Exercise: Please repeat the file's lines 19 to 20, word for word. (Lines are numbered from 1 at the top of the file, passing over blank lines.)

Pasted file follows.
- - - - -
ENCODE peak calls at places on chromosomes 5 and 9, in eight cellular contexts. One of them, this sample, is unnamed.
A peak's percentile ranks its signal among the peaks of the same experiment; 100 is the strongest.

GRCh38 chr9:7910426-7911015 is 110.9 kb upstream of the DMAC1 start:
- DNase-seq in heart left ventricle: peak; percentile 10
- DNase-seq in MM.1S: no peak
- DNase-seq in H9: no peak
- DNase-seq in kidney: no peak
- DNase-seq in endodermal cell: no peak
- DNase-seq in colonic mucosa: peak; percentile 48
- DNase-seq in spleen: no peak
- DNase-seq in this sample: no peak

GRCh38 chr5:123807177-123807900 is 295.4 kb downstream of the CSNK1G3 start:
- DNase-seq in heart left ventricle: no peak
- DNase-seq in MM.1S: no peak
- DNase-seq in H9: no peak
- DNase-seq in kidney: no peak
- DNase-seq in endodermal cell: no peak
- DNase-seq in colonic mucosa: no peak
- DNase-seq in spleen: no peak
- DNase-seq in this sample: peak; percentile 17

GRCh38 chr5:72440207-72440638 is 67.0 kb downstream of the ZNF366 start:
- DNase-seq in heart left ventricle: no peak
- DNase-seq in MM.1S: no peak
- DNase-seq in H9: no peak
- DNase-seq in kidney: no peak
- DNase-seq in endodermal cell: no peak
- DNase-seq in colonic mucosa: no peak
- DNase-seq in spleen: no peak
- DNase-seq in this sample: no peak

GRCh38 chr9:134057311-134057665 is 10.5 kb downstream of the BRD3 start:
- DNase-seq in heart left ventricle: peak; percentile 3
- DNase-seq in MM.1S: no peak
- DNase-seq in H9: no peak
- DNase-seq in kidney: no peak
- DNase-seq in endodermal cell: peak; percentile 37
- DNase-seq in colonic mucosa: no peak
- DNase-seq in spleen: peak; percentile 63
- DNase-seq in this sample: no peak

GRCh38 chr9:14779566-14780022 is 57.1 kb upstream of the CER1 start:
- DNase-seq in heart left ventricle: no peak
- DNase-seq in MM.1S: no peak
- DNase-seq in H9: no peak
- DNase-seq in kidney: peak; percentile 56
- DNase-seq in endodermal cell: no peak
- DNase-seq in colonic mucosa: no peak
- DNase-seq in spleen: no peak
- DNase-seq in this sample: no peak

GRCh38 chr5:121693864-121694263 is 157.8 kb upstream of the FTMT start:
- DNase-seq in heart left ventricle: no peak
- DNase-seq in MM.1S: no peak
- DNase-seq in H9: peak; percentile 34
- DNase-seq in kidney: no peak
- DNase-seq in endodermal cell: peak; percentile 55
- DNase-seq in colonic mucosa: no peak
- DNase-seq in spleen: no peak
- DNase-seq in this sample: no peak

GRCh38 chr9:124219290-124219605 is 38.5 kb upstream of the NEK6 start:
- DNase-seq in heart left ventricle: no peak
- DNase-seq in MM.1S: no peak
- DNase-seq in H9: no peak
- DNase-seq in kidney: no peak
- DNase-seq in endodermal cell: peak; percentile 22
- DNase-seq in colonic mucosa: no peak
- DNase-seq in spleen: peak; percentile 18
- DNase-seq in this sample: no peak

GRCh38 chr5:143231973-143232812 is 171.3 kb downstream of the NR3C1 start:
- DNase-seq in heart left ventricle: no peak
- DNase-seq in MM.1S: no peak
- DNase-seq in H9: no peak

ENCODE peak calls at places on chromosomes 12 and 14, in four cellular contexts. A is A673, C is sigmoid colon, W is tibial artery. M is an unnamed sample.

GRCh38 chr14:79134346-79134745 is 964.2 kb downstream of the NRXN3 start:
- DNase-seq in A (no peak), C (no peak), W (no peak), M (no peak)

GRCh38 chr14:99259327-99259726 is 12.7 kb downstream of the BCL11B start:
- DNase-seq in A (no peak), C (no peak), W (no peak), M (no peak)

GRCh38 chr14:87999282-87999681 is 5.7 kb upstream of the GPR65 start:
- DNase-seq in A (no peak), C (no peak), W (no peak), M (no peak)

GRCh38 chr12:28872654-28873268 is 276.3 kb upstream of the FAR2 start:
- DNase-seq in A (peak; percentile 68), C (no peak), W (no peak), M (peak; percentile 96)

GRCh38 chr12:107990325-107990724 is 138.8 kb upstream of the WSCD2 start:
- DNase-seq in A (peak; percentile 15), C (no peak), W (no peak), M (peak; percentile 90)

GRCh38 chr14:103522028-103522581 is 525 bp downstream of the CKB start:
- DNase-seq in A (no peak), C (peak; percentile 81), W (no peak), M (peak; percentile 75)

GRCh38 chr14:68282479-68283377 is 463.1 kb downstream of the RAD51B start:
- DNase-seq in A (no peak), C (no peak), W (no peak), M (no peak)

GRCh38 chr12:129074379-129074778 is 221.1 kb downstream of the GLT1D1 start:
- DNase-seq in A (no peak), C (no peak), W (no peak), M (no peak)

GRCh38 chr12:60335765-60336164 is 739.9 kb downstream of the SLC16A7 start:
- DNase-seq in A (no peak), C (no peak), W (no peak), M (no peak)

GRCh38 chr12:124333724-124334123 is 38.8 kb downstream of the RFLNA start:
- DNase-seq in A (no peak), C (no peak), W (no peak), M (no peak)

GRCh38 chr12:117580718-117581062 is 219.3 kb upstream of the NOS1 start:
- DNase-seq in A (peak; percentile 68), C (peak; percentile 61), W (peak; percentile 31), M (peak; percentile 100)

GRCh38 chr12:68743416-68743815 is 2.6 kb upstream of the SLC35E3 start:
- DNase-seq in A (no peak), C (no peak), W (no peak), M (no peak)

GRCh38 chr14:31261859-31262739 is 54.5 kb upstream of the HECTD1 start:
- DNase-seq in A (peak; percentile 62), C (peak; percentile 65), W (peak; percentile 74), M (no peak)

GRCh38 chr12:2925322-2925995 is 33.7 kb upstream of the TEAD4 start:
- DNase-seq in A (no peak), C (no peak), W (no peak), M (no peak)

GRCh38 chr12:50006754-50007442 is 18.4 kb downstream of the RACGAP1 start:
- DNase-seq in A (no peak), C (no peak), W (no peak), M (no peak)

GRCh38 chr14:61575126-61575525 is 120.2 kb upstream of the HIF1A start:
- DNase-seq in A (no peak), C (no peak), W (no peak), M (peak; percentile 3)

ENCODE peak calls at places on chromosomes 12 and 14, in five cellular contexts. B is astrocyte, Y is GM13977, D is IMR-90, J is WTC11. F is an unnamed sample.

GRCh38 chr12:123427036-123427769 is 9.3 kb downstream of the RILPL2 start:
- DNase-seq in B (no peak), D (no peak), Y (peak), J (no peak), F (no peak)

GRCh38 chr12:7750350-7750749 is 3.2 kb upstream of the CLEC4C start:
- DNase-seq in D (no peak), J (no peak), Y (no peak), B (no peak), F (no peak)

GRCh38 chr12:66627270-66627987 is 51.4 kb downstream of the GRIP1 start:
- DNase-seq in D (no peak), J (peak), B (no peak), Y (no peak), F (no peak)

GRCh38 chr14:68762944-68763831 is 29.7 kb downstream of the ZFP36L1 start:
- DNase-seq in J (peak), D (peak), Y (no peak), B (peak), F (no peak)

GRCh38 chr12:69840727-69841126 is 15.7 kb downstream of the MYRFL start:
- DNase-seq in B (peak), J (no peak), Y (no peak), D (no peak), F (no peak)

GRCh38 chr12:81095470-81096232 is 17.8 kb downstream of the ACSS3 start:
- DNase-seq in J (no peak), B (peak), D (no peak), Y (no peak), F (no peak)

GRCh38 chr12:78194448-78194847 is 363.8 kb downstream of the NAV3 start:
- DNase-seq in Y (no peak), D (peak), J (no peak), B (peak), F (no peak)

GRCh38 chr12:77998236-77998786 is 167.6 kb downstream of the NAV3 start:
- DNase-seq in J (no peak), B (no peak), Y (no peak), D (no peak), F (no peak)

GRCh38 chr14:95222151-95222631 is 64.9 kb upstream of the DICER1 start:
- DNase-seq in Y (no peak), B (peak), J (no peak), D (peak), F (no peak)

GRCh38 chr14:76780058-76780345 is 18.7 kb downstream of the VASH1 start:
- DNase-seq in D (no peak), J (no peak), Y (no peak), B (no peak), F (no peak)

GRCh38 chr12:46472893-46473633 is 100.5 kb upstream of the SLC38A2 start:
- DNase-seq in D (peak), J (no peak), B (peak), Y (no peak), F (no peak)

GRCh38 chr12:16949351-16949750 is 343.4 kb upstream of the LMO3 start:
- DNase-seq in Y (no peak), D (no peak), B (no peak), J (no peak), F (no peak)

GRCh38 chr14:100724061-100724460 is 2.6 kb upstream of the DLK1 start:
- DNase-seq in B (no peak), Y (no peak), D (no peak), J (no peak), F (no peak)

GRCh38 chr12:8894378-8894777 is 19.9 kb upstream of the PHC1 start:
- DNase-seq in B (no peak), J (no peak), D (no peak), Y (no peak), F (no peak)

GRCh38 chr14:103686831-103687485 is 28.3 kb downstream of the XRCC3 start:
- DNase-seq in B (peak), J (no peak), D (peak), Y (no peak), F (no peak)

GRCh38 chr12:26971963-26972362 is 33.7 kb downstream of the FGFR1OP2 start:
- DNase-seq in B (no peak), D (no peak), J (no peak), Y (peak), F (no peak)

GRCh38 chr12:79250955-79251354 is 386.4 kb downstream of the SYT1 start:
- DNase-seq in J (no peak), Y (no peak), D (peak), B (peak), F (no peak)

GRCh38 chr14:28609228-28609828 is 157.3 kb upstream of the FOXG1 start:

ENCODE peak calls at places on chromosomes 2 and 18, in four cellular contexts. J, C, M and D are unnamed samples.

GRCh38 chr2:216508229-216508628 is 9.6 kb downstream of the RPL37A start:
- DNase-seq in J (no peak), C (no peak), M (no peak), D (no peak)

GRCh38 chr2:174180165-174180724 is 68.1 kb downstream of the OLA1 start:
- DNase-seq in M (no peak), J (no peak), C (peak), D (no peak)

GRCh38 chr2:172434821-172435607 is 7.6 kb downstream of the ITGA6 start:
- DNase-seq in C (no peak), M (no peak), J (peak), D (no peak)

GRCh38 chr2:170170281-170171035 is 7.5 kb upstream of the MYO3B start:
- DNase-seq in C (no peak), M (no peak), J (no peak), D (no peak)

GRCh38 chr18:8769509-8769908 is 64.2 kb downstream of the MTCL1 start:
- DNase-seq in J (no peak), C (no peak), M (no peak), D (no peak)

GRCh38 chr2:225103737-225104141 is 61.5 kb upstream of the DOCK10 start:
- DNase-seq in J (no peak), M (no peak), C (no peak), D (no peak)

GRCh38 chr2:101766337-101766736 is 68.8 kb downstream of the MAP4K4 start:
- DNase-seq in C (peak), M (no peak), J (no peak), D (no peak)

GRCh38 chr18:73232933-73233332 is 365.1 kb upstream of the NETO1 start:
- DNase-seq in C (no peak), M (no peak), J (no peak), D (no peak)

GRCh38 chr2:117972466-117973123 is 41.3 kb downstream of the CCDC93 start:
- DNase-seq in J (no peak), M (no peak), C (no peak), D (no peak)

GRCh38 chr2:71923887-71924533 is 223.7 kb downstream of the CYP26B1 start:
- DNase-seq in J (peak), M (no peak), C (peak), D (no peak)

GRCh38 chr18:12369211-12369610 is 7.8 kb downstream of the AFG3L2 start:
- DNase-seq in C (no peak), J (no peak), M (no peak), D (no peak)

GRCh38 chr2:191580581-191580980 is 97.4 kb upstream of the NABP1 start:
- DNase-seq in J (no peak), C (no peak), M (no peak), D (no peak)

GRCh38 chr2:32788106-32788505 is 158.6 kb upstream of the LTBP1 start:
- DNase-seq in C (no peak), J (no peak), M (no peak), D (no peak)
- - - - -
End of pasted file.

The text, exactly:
- DNase-seq in spleen: no peak
- DNase-seq in this sample: peak; percentile 17